Reply Comments Time Warner Inc. appreciates the opportunity to submit these Reply Comments in Docket No.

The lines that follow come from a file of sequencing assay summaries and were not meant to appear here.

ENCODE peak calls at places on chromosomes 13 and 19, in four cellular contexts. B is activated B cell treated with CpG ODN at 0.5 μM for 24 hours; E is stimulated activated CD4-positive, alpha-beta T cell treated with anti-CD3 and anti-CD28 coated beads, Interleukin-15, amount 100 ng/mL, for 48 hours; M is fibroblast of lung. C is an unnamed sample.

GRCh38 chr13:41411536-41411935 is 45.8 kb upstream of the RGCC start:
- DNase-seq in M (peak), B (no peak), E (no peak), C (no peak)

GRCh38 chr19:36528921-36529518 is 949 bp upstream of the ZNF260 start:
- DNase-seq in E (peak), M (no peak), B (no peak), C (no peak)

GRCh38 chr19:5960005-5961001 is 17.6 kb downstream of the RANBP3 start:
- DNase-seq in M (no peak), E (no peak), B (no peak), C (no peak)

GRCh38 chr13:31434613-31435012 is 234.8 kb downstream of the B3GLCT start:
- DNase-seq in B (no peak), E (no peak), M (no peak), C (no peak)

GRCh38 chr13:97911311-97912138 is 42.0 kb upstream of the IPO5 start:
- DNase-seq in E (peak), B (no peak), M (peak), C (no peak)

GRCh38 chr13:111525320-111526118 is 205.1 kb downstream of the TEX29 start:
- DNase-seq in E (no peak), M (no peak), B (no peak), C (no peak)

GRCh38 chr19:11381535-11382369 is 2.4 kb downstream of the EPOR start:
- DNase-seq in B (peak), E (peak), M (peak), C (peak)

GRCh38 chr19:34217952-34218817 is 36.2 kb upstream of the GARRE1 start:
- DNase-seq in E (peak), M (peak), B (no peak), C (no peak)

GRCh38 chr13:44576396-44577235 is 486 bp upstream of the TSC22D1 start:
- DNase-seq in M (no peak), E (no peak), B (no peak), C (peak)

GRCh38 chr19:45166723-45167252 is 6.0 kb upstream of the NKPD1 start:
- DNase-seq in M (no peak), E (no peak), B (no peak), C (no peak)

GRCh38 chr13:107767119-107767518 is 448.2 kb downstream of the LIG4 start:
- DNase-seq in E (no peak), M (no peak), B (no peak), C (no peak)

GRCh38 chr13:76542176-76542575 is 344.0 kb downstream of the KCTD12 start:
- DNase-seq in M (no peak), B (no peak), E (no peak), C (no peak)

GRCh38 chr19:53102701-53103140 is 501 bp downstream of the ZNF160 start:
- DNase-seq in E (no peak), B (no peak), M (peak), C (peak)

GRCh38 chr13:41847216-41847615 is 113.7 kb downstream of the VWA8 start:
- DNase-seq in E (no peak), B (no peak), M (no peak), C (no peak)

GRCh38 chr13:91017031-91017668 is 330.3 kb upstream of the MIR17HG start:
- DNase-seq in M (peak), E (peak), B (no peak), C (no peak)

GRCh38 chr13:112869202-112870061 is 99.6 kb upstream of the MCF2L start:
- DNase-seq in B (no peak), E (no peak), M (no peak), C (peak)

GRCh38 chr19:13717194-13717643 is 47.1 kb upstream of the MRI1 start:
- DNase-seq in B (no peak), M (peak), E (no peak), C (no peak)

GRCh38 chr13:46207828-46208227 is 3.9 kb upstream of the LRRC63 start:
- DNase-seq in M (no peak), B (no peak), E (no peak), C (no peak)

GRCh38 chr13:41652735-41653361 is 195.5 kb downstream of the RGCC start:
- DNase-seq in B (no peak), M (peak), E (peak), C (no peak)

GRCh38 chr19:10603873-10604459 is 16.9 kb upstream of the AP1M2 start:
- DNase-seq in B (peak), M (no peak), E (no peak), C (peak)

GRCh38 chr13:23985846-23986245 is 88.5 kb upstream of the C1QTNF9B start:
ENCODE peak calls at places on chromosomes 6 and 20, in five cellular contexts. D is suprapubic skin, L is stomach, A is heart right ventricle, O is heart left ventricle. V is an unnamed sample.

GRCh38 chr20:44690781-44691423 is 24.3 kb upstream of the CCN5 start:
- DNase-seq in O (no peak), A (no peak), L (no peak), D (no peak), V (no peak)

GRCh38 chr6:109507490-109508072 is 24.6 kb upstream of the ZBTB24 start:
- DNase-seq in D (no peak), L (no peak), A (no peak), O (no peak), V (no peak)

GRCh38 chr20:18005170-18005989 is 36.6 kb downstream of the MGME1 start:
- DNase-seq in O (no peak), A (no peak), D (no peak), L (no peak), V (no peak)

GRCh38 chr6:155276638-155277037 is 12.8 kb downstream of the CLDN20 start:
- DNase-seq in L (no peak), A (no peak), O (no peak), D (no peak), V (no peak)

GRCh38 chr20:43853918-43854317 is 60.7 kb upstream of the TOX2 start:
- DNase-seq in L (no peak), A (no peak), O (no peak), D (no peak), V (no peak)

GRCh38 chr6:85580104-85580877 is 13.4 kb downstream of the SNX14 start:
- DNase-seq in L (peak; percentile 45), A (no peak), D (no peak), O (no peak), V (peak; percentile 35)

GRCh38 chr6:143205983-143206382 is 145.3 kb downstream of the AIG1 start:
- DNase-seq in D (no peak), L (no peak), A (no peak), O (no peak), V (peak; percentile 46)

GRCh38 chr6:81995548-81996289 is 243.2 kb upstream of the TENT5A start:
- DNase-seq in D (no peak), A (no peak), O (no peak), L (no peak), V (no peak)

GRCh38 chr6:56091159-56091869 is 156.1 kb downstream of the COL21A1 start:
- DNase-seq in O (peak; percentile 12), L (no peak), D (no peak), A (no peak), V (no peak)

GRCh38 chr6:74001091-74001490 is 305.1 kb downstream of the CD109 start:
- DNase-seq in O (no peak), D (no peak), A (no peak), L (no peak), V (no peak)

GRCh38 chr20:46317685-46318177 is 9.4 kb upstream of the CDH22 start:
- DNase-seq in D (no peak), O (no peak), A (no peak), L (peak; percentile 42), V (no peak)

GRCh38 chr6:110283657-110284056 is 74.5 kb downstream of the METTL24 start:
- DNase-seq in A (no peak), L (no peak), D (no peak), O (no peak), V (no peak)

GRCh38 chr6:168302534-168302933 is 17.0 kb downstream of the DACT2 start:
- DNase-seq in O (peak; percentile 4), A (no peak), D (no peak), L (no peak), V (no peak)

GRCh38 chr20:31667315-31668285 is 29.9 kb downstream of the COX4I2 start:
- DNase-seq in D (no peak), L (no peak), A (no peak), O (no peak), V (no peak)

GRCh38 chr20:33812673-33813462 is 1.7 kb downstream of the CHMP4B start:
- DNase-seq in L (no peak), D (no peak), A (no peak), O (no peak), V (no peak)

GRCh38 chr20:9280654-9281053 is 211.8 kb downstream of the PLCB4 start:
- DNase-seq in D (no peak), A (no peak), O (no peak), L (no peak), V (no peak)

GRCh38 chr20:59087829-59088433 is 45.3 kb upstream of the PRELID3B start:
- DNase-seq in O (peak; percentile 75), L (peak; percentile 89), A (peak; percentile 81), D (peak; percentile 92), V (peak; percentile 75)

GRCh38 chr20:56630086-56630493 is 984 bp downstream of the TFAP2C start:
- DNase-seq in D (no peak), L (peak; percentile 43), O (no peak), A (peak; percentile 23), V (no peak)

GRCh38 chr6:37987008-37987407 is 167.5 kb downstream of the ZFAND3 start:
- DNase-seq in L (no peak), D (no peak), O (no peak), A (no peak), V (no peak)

000522150-0150-01 with respect to Sections 109 and 110(7) in an effort to extirpate the baseless conjectures on which much of the Comments rely. What is fundamentally involved in this inquiry is, on the one hand, a chimera made up of suppositions and predictions about future behavior of content owners and, on the other hand, real and soundly based apprehensions concerning what would happen to digitized works in the absence of adequate technological protection. This clash between imagination and reality becomes particularly significant in the context of suggestions that the first sale doctrine be expanded to apply to digital transmissions. It is worth noting that, as Time Warner Inc. said in footnote 1 to its comments, a digitized work that is sold in a tangible medium could well be the subject of a first sale. The problem presented by some of the Comments is that they would extend the first sale doctrine to digitally transmitted works. In those situations, retransmission of the work (as is sought in those Comments) would require reproducing it and could, in many if not all cases, lead to distribution of the work to a multitude of recipients. This is because (as Time Warner pointed out in its Comments) the first recipient of the work retains, after the (or many) retransmission(s), the “copy” that was received. This, of course, is precisely the opposite of what the first sale doctrine contemplates and, indeed, requires for its proper functioning. This possibility of distribution of the work to an unlimited number of recipients is a very real one. When that certainty or near certainty is weighed against the unsupported concerns expressed by some of the Comments, it is clear that any decision must come down on the side of keeping the first sale doctrine to its present office. A CONTRARY RESULT WOULD MEAN THAT CONTENT OWNERS WOULD NOT DARE TO MAKE THEIR WORKS AVAILABLE FOR TRANSMISSION ON THE INTERNET. THIS WOULD BE A GREAT LOSS TO THE PUBLIC INCLUDING THE ENTITIES AND INDIVIDUALS WHO HAVE SUBMITTED COMMENTS. Many of the Comments make the assertion that content owners will encrypt digital works and refuse to allow decryption in order to prevent fair use and/or to impose unreasonable terms on those wanting to make authorized use of the copyrighted work. Quite apart from the irrelevance of that contention to this inquiry, it is without basis. Certainly today, when a work is made available in digital format (and assuming for purposes of discussion that the work is not available in analog format), the distributor of that work is not only willing but eager to have the work decrypted by consumers for viewing and/or listening. To